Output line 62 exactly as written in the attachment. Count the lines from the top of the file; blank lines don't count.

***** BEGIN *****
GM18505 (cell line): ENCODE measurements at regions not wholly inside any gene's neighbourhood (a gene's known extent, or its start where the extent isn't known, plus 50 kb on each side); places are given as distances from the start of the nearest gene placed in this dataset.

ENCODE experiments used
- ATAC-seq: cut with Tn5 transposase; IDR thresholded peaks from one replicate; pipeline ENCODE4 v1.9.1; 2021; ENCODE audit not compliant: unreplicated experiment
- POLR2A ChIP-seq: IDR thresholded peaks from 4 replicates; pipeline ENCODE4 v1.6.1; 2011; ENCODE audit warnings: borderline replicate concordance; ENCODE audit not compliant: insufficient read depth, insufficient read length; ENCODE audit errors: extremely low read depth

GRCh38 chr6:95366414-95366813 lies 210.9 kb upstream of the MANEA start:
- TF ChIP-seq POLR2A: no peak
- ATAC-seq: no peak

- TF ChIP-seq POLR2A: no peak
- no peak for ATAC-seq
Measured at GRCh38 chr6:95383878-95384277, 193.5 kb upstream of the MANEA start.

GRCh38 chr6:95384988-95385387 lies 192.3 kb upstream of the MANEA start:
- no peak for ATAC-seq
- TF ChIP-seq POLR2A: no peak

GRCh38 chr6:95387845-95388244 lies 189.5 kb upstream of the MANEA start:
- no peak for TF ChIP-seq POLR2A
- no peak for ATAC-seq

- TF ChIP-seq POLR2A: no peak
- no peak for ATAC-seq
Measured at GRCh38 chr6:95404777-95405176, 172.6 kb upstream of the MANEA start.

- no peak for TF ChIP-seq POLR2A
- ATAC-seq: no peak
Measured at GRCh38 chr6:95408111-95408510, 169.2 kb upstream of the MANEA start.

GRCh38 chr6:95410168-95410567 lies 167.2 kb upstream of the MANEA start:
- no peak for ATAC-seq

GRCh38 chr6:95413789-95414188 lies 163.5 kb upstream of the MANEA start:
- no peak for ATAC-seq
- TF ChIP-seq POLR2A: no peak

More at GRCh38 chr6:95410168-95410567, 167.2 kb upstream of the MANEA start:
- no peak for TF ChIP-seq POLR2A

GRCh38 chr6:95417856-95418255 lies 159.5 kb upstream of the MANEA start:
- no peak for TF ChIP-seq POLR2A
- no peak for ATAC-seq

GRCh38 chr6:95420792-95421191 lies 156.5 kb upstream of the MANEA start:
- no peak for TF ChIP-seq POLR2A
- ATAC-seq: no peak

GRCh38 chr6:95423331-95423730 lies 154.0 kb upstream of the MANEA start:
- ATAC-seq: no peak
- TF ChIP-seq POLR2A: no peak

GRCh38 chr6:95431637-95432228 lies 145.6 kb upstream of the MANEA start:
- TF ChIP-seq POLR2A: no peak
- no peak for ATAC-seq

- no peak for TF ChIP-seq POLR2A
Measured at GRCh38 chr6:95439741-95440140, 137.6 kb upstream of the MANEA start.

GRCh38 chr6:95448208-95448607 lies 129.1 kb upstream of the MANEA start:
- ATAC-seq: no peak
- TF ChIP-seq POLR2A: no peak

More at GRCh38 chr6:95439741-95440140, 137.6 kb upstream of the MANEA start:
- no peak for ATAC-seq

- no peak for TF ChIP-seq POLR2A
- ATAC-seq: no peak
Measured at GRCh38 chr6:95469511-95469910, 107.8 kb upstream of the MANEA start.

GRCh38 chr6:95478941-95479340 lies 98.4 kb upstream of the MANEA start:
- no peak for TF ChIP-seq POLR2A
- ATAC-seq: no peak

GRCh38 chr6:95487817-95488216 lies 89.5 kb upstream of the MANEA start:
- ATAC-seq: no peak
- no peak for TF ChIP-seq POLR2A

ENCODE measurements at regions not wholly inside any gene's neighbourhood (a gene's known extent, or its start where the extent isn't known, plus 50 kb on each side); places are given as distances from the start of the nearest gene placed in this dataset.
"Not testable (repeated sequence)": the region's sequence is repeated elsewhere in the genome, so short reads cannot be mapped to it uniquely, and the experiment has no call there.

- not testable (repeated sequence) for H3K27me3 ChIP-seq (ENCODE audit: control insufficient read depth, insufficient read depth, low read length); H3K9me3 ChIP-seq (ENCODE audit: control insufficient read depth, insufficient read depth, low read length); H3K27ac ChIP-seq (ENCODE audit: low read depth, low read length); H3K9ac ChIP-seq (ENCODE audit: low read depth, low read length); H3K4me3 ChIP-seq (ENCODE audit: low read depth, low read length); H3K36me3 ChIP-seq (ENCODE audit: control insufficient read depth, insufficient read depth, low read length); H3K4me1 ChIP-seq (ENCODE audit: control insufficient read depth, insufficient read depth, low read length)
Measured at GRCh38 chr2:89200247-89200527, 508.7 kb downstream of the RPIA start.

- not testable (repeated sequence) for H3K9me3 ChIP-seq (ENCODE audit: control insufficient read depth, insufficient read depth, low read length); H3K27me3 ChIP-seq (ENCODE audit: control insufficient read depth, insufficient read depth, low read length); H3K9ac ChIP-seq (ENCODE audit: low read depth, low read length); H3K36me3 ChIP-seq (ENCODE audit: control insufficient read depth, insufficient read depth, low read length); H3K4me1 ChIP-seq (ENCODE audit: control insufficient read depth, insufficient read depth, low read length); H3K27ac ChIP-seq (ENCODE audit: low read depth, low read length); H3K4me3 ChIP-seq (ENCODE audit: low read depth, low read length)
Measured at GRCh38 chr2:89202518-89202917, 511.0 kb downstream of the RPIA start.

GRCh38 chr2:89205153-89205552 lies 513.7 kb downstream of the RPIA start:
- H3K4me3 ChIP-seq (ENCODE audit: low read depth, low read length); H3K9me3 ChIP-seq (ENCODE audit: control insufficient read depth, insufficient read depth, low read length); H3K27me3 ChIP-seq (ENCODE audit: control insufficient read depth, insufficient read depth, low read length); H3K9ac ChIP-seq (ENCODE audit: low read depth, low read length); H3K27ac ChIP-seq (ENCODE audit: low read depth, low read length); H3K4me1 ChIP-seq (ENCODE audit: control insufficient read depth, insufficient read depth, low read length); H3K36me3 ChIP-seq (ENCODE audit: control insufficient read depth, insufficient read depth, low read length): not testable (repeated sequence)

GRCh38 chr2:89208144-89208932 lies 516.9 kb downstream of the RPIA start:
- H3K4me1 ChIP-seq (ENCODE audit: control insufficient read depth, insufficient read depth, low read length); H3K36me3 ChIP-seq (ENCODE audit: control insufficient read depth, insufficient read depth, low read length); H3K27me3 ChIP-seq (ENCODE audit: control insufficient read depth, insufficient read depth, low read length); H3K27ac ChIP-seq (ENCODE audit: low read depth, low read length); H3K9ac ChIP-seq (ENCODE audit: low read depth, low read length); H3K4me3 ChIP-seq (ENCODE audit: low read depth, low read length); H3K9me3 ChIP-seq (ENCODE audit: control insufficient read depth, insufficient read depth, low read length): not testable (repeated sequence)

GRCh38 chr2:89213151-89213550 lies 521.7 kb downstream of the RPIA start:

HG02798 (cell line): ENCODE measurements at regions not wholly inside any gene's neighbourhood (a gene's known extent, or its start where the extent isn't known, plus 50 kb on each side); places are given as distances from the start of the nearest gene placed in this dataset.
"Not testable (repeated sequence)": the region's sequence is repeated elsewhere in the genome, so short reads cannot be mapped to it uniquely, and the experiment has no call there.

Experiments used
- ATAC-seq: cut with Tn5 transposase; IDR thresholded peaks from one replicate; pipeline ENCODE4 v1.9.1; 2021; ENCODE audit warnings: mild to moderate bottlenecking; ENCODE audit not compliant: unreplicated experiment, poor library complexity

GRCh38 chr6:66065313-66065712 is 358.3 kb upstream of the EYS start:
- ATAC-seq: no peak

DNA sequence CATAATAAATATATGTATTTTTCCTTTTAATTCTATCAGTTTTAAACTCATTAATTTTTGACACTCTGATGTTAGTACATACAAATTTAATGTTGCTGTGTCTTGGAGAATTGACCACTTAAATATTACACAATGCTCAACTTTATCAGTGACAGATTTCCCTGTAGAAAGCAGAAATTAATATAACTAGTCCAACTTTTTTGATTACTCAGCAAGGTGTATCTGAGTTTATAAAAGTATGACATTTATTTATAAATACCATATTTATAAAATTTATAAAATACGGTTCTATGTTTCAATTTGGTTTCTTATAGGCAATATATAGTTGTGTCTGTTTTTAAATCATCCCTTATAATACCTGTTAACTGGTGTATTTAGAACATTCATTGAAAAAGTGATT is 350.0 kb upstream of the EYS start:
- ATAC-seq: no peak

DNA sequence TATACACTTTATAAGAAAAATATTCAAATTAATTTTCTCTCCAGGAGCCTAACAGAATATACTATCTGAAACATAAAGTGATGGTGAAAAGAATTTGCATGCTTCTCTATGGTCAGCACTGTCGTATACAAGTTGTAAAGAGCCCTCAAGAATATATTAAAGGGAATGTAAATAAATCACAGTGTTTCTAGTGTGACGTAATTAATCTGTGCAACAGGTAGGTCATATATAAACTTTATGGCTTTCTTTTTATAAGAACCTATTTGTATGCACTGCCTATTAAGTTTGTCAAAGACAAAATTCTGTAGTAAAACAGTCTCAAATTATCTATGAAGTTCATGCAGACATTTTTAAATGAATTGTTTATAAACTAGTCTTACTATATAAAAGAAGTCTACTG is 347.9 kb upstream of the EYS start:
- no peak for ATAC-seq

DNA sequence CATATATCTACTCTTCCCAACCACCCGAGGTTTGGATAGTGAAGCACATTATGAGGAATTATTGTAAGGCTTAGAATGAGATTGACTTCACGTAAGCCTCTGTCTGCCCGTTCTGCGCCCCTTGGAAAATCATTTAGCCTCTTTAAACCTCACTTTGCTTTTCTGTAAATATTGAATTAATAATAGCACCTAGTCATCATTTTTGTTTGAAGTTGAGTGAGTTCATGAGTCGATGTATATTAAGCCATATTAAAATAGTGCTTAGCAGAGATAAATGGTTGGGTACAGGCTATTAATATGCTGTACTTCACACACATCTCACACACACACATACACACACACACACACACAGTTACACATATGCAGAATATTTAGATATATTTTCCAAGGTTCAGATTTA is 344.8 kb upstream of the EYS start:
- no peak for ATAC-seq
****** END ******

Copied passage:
- not testable (repeated sequence) for H3K9me3 ChIP-seq (ENCODE audit: control insufficient read depth, insufficient read depth, low read length); H3K27me3 ChIP-seq (ENCODE audit: control insufficient read depth, insufficient read depth, low read length); H3K9ac ChIP-seq (ENCODE audit: low read depth, low read length); H3K36me3 ChIP-seq (ENCODE audit: control insufficient read depth, insufficient read depth, low read length); H3K4me1 ChIP-seq (ENCODE audit: control insufficient read depth, insufficient read depth, low read length); H3K27ac ChIP-seq (ENCODE audit: low read depth, low read length); H3K4me3 ChIP-seq (ENCODE audit: low read depth, low read length)